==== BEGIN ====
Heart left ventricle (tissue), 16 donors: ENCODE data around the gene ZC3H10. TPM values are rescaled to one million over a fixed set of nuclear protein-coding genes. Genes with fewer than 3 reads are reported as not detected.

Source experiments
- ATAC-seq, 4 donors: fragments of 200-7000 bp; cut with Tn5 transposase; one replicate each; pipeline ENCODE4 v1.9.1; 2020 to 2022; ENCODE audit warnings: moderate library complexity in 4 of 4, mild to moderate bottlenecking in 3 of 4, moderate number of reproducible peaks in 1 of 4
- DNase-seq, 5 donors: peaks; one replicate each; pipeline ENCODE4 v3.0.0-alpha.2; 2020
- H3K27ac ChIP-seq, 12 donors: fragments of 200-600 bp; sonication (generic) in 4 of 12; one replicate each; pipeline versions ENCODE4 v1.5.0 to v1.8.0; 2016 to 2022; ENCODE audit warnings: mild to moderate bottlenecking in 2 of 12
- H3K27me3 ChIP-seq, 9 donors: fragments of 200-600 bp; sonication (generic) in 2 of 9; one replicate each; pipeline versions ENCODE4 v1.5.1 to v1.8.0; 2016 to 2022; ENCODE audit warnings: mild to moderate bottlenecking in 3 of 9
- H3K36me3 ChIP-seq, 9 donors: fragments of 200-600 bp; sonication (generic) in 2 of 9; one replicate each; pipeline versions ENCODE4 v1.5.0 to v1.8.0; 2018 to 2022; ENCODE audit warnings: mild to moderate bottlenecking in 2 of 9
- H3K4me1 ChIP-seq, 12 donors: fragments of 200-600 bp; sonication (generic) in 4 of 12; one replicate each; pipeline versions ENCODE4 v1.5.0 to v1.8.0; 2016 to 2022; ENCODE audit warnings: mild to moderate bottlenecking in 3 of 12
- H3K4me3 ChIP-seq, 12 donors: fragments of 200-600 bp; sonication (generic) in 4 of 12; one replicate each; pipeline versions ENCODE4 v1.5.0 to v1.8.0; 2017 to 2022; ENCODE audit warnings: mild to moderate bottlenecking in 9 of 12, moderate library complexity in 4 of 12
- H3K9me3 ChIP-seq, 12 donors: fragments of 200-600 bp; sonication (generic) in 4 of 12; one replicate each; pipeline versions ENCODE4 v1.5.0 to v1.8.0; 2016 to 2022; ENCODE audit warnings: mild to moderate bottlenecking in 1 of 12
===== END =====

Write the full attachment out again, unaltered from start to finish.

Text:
Heart left ventricle (tissue), 16 donors: ENCODE data around the gene ZC3H10. TPM values are rescaled to one million over a fixed set of nuclear protein-coding genes. Genes with fewer than 3 reads are reported as not detected.

Source experiments
- ATAC-seq, 4 donors: fragments of 200-7000 bp; cut with Tn5 transposase; one replicate each; pipeline ENCODE4 v1.9.1; 2020 to 2022; ENCODE audit warnings: moderate library complexity in 4 of 4, mild to moderate bottlenecking in 3 of 4, moderate number of reproducible peaks in 1 of 4
- DNase-seq, 5 donors: peaks; one replicate each; pipeline ENCODE4 v3.0.0-alpha.2; 2020
- H3K27ac ChIP-seq, 12 donors: fragments of 200-600 bp; sonication (generic) in 4 of 12; one replicate each; pipeline versions ENCODE4 v1.5.0 to v1.8.0; 2016 to 2022; ENCODE audit warnings: mild to moderate bottlenecking in 2 of 12
- H3K27me3 ChIP-seq, 9 donors: fragments of 200-600 bp; sonication (generic) in 2 of 9; one replicate each; pipeline versions ENCODE4 v1.5.1 to v1.8.0; 2016 to 2022; ENCODE audit warnings: mild to moderate bottlenecking in 3 of 9
- H3K36me3 ChIP-seq, 9 donors: fragments of 200-600 bp; sonication (generic) in 2 of 9; one replicate each; pipeline versions ENCODE4 v1.5.0 to v1.8.0; 2018 to 2022; ENCODE audit warnings: mild to moderate bottlenecking in 2 of 9
- H3K4me1 ChIP-seq, 12 donors: fragments of 200-600 bp; sonication (generic) in 4 of 12; one replicate each; pipeline versions ENCODE4 v1.5.0 to v1.8.0; 2016 to 2022; ENCODE audit warnings: mild to moderate bottlenecking in 3 of 12
- H3K4me3 ChIP-seq, 12 donors: fragments of 200-600 bp; sonication (generic) in 4 of 12; one replicate each; pipeline versions ENCODE4 v1.5.0 to v1.8.0; 2017 to 2022; ENCODE audit warnings: mild to moderate bottlenecking in 9 of 12, moderate library complexity in 4 of 12
- H3K9me3 ChIP-seq, 12 donors: fragments of 200-600 bp; sonication (generic) in 4 of 12; one replicate each; pipeline versions ENCODE4 v1.5.0 to v1.8.0; 2016 to 2022; ENCODE audit warnings: mild to moderate bottlenecking in 1 of 12